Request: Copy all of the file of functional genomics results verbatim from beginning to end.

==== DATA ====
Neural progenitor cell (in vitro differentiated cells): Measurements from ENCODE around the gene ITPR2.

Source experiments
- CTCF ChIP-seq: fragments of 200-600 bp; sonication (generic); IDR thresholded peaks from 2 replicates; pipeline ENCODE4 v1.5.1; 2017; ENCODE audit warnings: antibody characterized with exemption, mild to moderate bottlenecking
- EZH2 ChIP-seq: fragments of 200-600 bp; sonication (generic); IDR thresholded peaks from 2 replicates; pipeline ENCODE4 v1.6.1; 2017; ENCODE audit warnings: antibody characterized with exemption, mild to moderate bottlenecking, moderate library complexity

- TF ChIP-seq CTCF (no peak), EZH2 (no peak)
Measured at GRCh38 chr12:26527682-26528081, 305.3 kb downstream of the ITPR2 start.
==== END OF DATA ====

Neural progenitor cell (in vitro differentiated cells): Measurements from ENCODE around the gene ITPR2.

Source experiments
- CTCF ChIP-seq: fragments of 200-600 bp; sonication (generic); IDR thresholded peaks from 2 replicates; pipeline ENCODE4 v1.5.1; 2017; ENCODE audit warnings: antibody characterized with exemption, mild to moderate bottlenecking
- EZH2 ChIP-seq: fragments of 200-600 bp; sonication (generic); IDR thresholded peaks from 2 replicates; pipeline ENCODE4 v1.6.1; 2017; ENCODE audit warnings: antibody characterized with exemption, mild to moderate bottlenecking, moderate library complexity

- TF ChIP-seq CTCF (no peak), EZH2 (no peak)
Measured at GRCh38 chr12:26527682-26528081, 305.3 kb downstream of the ITPR2 start.